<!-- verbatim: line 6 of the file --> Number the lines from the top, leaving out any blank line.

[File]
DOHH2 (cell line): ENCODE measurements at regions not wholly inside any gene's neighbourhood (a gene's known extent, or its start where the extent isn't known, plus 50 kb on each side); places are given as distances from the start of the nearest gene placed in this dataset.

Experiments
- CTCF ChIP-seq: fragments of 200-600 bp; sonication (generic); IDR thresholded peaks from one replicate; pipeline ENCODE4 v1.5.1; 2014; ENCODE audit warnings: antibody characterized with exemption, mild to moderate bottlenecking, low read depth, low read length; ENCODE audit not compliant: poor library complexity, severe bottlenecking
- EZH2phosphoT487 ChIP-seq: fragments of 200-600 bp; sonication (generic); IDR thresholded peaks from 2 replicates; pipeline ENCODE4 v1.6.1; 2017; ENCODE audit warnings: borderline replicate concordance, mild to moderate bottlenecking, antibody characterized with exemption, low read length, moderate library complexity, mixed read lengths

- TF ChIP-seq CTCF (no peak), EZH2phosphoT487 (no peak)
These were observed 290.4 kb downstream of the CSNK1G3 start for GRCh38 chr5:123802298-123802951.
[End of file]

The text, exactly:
These were observed 290.4 kb downstream of the CSNK1G3 start for GRCh38 chr5:123802298-123802951.